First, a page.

On February 26, 2014, the Federal Court of Canada granted standing to Sanofi-Aventis Canada Inc. (Sanofi) in a case involving a Sanofi product on the Register of Innovative Drugs (the Data Protection Register). The product is currently on the Data Protection Register and subject to data protection under the Food and Drug Regulations (the F&D Regulations).1
Data Protection Under the F&D Regulations
Under the F&D Regulations, a drug manufacturer filing a New Drug Submission (NDS) for a Notice of Compliance (NOC) may apply for data protection to prevent other manufacturers from using the information supporting the NDS in their own regulatory filings. The data protection regime is triggered when, on a manufacturer’s request, the Minister of Health (the Minister) adds a drug (and by extension the active ingredient) to the Data Protection Register. When a drug is added to the Data Protection Register, a period of six years must pass before the Minister may accept a regulatory submission for a NOC that is based on or refers to the drug on the Data Protection Register. Further, the Minister may not grant a NOC for such regulatory submission for an additional two years. In effect, the F&D Regulations grant the manufacturer of an innovative drug a form of market exclusivity based on the data supporting the NDS for a total of eight years.
Hospira’s Challenge to Sanofi’s Data Protection
Sanofi’s product, Eloxatin, had been placed on the Data Protection Register on June 15, 2007. Before that, on October 27, 2006, Hospira Healthcare Corporation (Hospira) filed an NDS for a drug containing "Chemical Entity A", which Sanofi alleges is identical to the active ingredient in Eloxatin.2 Hospira’s NDS was initially rejected, at which point Hospira successfully applied for judicial review.
By the time the Minister resumed his review of the Hospira NDS, Eloxatin had been added to the Data Protection Register. During the course of the review, the Minister submitted questions to Hospira, one of which was responded to by Hospira that referred to the product monograph for Eloxatin. On this basis, the Minister determined that Hospira’s NDS made a comparison to Eloxatin, and therefore informed Hospira that no NOC would be issued until the end of the eight-year data protection period. In the current case, Hospira had applied for judicial review of the Minister’s invoking of the data protection scheme.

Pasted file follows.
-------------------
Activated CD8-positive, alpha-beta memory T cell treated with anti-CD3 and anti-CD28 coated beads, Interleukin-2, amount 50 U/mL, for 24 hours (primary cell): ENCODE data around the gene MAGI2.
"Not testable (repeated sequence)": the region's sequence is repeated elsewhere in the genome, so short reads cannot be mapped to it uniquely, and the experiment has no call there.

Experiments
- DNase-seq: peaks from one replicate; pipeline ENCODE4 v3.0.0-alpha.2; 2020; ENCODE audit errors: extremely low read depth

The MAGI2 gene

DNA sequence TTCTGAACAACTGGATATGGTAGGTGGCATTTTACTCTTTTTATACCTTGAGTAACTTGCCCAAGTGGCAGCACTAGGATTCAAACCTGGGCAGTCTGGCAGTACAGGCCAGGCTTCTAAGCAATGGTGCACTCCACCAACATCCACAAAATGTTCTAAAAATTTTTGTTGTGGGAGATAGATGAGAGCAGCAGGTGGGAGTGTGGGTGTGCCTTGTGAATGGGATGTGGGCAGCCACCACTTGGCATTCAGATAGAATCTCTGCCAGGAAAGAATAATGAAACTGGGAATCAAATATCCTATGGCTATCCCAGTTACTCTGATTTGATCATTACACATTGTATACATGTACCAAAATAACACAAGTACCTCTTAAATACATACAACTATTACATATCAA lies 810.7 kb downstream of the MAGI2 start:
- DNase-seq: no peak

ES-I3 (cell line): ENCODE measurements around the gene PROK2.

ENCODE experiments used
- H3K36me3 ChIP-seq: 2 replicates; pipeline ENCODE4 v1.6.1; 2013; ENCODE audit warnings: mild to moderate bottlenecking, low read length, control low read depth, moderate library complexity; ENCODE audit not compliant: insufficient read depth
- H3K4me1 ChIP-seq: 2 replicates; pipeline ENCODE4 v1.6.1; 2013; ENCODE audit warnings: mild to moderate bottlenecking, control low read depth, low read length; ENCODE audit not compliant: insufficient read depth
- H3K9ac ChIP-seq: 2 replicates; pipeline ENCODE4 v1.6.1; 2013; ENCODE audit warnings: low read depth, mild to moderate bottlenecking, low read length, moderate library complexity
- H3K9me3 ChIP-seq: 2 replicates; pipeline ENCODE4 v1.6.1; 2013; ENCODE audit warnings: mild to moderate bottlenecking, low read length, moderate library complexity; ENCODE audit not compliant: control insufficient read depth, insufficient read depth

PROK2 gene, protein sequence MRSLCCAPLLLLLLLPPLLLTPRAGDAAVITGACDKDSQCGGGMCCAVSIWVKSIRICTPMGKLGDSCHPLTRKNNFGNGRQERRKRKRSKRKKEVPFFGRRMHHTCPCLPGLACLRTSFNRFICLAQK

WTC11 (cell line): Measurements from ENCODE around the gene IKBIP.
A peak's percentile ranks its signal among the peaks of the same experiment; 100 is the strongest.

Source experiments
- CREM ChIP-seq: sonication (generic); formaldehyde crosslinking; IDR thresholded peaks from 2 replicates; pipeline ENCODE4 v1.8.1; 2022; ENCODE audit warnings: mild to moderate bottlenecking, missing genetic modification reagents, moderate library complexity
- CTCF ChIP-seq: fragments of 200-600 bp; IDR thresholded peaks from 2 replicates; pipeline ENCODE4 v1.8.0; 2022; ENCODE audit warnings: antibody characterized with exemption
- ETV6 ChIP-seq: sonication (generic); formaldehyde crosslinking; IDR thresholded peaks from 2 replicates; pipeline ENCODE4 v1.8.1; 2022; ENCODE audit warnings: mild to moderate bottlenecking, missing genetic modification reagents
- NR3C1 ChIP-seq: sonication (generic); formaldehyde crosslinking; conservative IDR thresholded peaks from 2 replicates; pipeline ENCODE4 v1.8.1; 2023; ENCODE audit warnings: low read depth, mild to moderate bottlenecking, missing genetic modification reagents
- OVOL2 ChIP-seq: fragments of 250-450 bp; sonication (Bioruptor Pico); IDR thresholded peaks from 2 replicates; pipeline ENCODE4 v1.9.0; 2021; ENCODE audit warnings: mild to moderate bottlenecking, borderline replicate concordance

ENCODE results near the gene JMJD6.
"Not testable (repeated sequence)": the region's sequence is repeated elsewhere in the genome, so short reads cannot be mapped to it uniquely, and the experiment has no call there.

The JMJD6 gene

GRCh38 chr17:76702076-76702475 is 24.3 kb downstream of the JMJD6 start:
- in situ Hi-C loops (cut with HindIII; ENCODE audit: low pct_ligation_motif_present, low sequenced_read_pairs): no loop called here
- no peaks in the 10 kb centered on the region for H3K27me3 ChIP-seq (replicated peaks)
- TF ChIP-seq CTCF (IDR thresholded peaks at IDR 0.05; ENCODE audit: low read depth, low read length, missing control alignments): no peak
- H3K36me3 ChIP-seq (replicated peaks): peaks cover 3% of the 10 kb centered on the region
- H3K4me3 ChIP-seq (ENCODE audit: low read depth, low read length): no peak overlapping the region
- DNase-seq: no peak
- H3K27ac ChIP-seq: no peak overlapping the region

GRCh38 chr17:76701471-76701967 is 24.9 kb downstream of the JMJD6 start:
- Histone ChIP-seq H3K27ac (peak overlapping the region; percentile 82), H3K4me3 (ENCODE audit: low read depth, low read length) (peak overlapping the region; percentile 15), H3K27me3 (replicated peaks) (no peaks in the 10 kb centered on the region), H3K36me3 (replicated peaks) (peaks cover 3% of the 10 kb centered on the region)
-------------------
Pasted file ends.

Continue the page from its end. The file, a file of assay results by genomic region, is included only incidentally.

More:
Sanofi’s Standing Before the Court
Sanofi sought standing as a party to Hospira’s application for judicial review, arguing that it was directly affected by the case Hospira, in turn, argued that only Sanofi’s economic or competitive interests would be affected, and that was insufficient for Sanofi to gain standing.
All parties agreed that there were two persuasive lines of reasoning related to standing of innovative drug manufacturers (innovators) on judicial review applications of other parties before the Federal Court. One stated that an innovator does not have standing in a judicial review of the issuance of a NOC to another manufacturer under the F&D Regulations. The second stated that an innovator does have standing in a judicial review of whether its rights are engaged under the Patented Medicines (Notice of Compliance) Regulations (the PM(NOC) Regulations). Hospira argued that the cases showed a bright-line test: that innovators may have standing in judicial reviews under the PM(NOC) Regulations, but not in any judicial review under the F&D Regulations.
Prothonotary Tabib interpreted the cases differently, stating the true test was "whether the order sought affects the legal rights of the innovator, imposes legal obligations on it, or prejudicially affects it in some direct way" regardless of the particular regulatory scheme involved. In this case, the Minister had determined that the data protection scheme had been triggered against Hospira and in favour of Sanofi’s product. Since Hospira’s application would remove that protection, Sanofi’s interests vis-à-vis market exclusivity and data protection would be directly affected. Therefore, Prothonotary Tabib granted Sanofi’s application for standing as a respondent to this application.
This ruling is significant given that an innovator was able to gain standing in a data protection dispute between a generic manufacturer and Health Canada. It may allow innovators to gain standing and submit arguments regarding the scope and application of data protection for their products in the future, rather than exclusively relying on Health Canada to police the data protection regulations. Because NDS submissions are confidential, innovators would need to rely on market surveillance or monitor court filings that may relate to their products. It should also be noted that Hospira’s appeal of this order to the Federal Court was denied, and a further appeal to the Federal Court of Appeal is currently pending.
* With assistance from Albert Chan, Articling Student.
1 Hospira Healthcare Corporation v. Canada (Health), 2014 FC 179.
2 Hospira has neither admitted nor denied Sanofi’s allegation.
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